Taiwan's pro-independence president wins landslide re-election

Submitted by Freedomman on Thu, 01/16/2020 - 05:22

TAIPEI, Taiwan (PNN) - January 11, 2020 - All of that paranoia about Beijing's meddling in the Taiwanese federal election was apparently for nought, because Taiwan President Tsai Ing-wen has officially secured re-election to a second term in office, sending a clear signal to the mainland that voters have endorsed her confrontational approach to dealing with Beijing.

Tsai caught the world's attention last January when she rebuffed China President Xi Jinping's remarks about plans to "re-unify" Taiwan and China by insisting that the Taiwanese people would never willingly accept reunification with Beijing. She also insisted that the threat of a Chinese invasion of Taiwan was “growing every day”.

Taiwan's president triumphed over two challengers in Saturday’s election: Han Kuo-yu of the rival Kuomintang, the Party of Taiwan's founder, Nationalist General Chang Kai Shek, and James Soong of the smaller People First Party, according to final vote tallies.

With nearly all votes counted, Han has reportedly called Tsai to concede.

Han was said to run a "Trump-like" campaign seeking to capitalize on populist anger.

By winning re-election, Tsai has dealt a serious blow to the Kuomintang, which had ruled over Taiwan for most of its history as a quasi-nation independent of the mainland. Han had pushed for friendlier ties with Beijing.

President Xi and his fellow Communist leaders have taken an especially hard line against Tsai since her 2016 inauguration. Her refusal to endorse China's claim that Taiwan is merely a renegade province has infuriated them, prompting Xi to suggest that the mainland could coerce Taiwan's reunification by force if necessary.

However, the Fascist Police States of Amerika has a treaty with Taiwan promising aid should such an invasion occur. Beijing has warned foreign powers that if they interfere in its relationship with Taiwan, they, too, will face Beijing's wrath.

Tsai didn't just win the election - by taking home nearly 58% of the vote, she waxed both of her opponents in a landslide victory.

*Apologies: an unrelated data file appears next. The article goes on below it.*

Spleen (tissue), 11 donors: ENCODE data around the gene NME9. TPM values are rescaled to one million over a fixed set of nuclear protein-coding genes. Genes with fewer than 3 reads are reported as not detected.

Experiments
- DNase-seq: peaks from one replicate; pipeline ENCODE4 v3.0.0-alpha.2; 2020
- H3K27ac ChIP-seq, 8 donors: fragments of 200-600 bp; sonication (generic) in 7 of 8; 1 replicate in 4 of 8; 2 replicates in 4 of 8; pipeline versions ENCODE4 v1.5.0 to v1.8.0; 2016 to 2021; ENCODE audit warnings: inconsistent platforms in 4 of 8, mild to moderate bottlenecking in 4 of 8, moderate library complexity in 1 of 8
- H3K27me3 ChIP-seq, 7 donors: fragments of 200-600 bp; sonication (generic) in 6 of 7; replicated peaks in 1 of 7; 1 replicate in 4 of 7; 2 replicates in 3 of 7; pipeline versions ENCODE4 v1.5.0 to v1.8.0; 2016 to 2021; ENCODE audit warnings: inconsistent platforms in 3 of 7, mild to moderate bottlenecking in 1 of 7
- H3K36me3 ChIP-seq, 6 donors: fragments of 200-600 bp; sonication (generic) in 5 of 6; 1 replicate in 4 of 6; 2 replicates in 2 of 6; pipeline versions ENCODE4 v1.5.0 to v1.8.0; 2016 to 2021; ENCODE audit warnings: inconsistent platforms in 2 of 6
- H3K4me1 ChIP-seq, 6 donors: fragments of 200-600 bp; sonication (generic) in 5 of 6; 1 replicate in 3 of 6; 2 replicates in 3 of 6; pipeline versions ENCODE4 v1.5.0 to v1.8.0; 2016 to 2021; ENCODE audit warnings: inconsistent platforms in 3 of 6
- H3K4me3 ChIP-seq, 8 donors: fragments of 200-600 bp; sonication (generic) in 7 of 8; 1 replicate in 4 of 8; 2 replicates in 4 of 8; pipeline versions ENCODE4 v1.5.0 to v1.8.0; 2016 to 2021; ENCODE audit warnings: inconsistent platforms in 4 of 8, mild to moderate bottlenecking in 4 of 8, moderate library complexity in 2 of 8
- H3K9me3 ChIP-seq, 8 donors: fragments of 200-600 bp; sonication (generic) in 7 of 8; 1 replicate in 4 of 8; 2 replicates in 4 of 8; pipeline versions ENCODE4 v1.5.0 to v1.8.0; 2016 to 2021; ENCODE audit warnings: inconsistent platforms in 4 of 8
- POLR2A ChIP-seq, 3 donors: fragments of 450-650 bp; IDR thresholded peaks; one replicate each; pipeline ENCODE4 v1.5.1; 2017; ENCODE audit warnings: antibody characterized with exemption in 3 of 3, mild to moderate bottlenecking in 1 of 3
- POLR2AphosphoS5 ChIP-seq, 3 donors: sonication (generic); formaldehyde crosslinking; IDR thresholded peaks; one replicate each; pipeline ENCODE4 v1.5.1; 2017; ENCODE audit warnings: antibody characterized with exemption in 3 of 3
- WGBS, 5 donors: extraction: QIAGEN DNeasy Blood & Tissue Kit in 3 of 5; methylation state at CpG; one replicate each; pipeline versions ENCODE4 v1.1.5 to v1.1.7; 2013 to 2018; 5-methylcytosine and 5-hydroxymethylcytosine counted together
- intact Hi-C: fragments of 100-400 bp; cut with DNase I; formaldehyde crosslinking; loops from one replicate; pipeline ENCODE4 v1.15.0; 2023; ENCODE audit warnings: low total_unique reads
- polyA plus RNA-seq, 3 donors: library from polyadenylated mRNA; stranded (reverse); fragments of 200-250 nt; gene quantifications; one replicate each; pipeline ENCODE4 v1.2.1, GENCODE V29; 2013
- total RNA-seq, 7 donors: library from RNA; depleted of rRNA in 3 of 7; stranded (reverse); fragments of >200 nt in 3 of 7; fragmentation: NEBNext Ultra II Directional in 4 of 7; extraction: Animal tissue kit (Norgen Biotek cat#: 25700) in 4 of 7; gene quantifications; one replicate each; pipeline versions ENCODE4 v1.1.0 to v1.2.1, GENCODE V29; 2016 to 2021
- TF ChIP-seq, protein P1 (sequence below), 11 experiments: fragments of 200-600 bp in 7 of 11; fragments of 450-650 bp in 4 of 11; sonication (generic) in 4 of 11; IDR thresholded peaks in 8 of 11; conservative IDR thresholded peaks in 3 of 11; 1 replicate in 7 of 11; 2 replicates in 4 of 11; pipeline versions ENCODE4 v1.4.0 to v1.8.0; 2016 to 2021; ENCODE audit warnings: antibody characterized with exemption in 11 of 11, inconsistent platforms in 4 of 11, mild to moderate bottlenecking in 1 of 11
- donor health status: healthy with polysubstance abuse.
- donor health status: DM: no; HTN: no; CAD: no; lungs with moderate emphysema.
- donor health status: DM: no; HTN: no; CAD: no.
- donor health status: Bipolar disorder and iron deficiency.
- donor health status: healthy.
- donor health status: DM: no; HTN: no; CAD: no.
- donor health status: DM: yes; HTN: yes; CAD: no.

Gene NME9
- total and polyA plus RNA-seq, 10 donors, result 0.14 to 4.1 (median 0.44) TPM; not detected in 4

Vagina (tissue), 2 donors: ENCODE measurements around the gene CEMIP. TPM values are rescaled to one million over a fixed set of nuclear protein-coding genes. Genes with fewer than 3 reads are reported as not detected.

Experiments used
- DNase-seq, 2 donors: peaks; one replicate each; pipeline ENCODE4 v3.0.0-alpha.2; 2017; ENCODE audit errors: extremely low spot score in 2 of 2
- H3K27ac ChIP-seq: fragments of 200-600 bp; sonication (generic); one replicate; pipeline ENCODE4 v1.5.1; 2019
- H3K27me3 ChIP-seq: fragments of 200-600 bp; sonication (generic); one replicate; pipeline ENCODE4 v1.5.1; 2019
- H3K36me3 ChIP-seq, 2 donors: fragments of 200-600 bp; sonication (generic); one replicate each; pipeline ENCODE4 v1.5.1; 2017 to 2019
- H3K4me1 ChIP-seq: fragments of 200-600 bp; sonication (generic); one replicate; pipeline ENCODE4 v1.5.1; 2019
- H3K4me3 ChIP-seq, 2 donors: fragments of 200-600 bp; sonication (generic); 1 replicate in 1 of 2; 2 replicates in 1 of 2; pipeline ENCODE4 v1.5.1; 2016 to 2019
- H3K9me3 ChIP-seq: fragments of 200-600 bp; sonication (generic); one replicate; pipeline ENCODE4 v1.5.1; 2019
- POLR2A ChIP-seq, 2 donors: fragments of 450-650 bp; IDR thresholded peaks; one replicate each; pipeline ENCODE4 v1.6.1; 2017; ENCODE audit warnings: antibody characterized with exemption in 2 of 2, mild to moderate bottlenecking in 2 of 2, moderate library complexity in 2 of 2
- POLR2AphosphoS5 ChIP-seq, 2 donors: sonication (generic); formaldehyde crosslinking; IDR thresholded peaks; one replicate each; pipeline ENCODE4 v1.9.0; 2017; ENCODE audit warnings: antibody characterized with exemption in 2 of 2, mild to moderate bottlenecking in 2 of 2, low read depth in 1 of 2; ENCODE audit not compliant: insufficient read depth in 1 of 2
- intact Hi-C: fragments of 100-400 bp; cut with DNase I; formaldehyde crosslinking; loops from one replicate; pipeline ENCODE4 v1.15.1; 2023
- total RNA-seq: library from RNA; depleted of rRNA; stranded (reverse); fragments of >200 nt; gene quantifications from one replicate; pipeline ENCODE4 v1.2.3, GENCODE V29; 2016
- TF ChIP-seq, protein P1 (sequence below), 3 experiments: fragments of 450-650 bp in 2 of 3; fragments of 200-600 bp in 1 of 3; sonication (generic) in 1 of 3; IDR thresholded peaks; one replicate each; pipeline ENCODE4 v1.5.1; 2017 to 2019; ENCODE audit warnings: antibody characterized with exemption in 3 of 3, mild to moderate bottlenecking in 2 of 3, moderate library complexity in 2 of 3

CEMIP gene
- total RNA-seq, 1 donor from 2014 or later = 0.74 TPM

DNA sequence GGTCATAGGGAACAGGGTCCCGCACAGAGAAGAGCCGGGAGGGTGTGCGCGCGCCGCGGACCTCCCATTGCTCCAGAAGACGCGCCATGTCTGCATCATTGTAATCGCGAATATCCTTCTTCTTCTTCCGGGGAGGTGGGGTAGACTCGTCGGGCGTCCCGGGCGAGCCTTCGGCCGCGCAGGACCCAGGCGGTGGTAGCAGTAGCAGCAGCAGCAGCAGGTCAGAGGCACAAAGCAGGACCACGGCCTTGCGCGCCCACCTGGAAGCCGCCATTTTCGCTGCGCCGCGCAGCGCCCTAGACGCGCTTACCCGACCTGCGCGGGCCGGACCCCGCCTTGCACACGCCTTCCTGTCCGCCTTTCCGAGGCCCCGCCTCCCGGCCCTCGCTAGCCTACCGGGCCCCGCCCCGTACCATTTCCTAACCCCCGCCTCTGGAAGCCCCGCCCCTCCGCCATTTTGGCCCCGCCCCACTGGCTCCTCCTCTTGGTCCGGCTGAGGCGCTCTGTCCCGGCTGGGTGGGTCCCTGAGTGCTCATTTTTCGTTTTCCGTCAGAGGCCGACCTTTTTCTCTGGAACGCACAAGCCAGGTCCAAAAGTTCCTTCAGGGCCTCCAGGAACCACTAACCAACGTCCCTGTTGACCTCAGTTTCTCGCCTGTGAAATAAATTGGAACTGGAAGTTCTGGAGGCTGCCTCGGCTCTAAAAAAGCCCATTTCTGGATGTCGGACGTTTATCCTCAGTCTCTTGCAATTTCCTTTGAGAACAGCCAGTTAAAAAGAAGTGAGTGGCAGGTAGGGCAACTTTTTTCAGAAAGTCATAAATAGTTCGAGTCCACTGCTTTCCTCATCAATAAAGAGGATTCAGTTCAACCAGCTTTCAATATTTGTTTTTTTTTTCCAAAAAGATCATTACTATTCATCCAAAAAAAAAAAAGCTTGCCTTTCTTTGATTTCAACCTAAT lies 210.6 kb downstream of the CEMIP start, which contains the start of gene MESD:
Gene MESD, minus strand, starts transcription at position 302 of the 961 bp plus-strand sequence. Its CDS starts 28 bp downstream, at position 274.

It's the latest rebuke to Beijing during a period when Hong Kong, the formerly British colony that's now a Special Autonomous Region of the PRC, is still being rocked by pro-democracy street protests. If anything, the results of Taiwan's election will encourage the protesters to reach out to others who believe they're being oppressed by the Communist leaders in Beijing.

The outcome for Tsai's Party in Taiwan's Legislative Yuan is also critical for Tsai, who could find herself hamstrung by the opposition if her DPP doesn't win enough support. There are 113 seats in the Legislative Yuan, of which 73 will be filled by winners in their districts, while another 34 are awarded proportionately to "at-large" candidates put forward by each Party. Another six seats are reserved for indigenous candidates.

Fortunately, initial results suggest her political Party will retain its majority.

The last round of polls before the vote showed Tsai with a commanding lead, with some showing her winning by as much as a 30 percentage-point margin. More than 19 million people were eligible to vote on Saturday, including 1.2 million 20 to 23-year-olds who were eligible to vote for the first time.

Natasha Kassam, an Australian diplomat who's now with the Lowy Institute in Sydney, said that Taiwan’s vote could be the most consequential election of 2020.

"Not only is Taiwan a proxy for much of the world’s strategy to deal with the consequences of an increasingly authoritarian China, but also Taiwan has been on the front lines of the Chinese Communist Party’s aggression for decades," she said, "and while it is trying to safeguard its democratic institutions, it’s also trying to manage its economic relations with China."

Since Han asked his supporters not to cooperate with pollsters, uncertainty surrounding the polls led to frenzied get-out-the-vote efforts by all Parties. Local media featured footage of long lines of people waiting, including one where Tsai’s predecessor as president, Ma Ying-jeou, waited for 30 minutes; and since there's no absentee voting in Taiwan, Taiwanese living abroad returned in droves to cast their ballots.